Uploaded by frozenchipmunk on
20 Aug 07.
Not about a portfolio of businesses, but rather for a business to have a portfolio of income streams from a single (or small number) of core products / services.
Several recent conversations in Bristol, Leeds, London and elsewhere have shown that a winning business model could be through diversification of income. A number of excellent projects have been initiated with funding from the Government or charitable foundations. These usually have a section on sustainability, but they tend to be very light.
When the funding ends, the crunch bites. Obviously you don’t want to kill the service, goodwill and community that’s been built up, but without a cash flow, any service will end or at best stagnate.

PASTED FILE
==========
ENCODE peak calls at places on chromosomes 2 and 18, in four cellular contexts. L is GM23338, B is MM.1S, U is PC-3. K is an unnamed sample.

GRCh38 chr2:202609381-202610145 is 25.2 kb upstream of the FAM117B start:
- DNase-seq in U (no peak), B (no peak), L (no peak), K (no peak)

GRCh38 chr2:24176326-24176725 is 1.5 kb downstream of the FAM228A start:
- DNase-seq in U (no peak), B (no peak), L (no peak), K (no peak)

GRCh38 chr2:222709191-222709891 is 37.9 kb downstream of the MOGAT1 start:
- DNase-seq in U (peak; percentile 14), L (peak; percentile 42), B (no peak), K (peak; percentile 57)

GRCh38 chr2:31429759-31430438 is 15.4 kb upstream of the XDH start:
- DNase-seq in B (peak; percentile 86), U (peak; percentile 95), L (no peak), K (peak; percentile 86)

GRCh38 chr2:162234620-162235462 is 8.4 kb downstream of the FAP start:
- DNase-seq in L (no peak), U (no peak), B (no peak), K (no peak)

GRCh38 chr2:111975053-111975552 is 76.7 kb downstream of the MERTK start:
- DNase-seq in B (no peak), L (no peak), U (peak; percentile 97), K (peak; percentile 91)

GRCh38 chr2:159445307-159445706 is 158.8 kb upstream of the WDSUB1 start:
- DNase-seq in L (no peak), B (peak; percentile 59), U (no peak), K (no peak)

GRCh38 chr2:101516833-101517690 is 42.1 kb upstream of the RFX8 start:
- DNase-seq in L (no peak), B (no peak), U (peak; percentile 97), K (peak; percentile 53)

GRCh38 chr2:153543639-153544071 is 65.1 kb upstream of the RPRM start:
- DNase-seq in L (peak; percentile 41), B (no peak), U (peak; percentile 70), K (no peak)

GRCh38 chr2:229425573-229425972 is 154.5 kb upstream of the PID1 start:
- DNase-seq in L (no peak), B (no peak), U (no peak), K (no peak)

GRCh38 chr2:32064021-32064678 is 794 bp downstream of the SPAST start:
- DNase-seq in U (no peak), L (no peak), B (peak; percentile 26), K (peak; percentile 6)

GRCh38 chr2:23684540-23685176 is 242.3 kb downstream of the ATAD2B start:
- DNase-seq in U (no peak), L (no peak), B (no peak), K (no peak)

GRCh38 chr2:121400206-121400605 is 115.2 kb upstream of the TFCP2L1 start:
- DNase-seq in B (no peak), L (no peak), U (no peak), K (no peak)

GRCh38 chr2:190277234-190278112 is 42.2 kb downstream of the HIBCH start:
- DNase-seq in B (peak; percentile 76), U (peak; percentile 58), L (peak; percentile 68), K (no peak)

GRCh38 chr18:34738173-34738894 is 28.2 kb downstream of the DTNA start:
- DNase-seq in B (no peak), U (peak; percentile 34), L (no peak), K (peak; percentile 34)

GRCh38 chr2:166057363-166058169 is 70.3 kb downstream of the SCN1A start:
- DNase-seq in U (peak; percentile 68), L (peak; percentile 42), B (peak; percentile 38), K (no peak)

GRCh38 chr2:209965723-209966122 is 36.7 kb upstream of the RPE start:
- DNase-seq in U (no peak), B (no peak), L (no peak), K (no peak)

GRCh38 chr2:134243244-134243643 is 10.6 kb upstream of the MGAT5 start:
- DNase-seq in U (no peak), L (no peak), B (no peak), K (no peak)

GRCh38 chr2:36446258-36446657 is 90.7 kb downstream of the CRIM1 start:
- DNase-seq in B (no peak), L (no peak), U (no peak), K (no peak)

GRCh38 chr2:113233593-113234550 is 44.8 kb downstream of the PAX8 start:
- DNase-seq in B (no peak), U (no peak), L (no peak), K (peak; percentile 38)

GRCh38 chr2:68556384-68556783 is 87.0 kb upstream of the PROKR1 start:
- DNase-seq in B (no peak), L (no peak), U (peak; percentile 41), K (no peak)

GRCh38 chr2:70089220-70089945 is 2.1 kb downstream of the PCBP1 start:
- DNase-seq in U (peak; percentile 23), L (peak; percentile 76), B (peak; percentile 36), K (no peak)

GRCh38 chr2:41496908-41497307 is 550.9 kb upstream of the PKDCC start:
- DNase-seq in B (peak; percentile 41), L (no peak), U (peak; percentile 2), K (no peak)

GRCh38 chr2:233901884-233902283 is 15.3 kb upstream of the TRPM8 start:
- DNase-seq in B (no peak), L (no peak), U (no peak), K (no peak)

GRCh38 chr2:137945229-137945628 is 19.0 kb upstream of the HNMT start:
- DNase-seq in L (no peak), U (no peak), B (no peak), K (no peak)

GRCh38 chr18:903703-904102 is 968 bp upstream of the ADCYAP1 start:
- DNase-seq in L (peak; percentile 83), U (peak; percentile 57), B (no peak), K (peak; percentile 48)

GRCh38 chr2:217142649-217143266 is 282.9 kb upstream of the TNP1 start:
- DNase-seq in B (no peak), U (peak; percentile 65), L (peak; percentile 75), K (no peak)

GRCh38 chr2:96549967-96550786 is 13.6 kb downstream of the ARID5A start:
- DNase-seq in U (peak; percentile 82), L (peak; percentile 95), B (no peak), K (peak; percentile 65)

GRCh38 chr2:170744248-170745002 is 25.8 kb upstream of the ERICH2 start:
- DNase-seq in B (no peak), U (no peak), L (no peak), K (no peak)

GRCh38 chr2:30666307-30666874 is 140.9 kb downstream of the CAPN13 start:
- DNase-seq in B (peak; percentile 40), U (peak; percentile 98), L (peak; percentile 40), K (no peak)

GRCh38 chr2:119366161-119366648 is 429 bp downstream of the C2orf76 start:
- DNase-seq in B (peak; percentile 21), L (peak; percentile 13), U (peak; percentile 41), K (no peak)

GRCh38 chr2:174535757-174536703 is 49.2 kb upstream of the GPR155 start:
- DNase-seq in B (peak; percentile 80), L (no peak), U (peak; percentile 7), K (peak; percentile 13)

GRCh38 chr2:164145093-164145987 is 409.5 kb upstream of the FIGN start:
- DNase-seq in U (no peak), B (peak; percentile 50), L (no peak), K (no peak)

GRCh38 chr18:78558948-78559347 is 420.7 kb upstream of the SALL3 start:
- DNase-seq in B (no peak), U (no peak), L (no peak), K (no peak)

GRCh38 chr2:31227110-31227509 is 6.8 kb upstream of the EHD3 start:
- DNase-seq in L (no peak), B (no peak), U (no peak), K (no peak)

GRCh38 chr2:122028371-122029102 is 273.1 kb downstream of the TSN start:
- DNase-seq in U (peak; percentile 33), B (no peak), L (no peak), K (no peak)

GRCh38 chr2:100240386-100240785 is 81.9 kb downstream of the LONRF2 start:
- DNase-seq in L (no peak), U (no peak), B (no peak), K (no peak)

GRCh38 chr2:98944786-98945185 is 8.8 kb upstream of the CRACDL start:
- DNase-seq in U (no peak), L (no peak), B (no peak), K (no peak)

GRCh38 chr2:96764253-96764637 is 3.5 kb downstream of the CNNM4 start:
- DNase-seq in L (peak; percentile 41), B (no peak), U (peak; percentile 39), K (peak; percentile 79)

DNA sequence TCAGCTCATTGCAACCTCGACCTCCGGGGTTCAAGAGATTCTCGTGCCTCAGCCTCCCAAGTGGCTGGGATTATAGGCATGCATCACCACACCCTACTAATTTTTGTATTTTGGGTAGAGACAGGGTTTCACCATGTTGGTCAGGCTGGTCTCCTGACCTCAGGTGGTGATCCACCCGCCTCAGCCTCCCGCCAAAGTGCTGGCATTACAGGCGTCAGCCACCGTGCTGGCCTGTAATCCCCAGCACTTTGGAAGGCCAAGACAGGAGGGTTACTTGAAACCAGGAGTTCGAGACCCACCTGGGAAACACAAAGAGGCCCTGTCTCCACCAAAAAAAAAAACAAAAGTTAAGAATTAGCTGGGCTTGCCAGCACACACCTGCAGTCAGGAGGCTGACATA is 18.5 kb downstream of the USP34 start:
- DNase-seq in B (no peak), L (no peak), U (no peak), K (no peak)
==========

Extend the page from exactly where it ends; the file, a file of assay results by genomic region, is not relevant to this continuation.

I’ve found examples of deep community knowledge and solid data even without Facebook / Phorm style tracking. The challenge then becomes how to identify income streams to sustain the service/community once the grant funding runs out.
The models that are intriguing me most at the moment are blending sponsorship models (basically brand association), membership fees, and the possibility of consultancy / expert witness type activity.
If you’re managing a community (however lightly) then you know the demographics, levels of engagement, patterns of engagement, areas of interests, what’s current, what annoys, etc. And that’s valuable knowledge, knowledge that another organisation wishing to work with that group, or develop products/services for that group may pay for. This is not about selling your email list / registration database, there are good data protection laws in place to stop that.
So that’s part of what’s interesting me at the moment; mixed business models blending sponsorship, membership and consultancy. The other two two oft-cited business models (freemium services & advertising) are also of interest for commercial clients, but less so in the situation of many foundation initiated projects.
What are your experiences of transitioning from grant funding to revenue funding?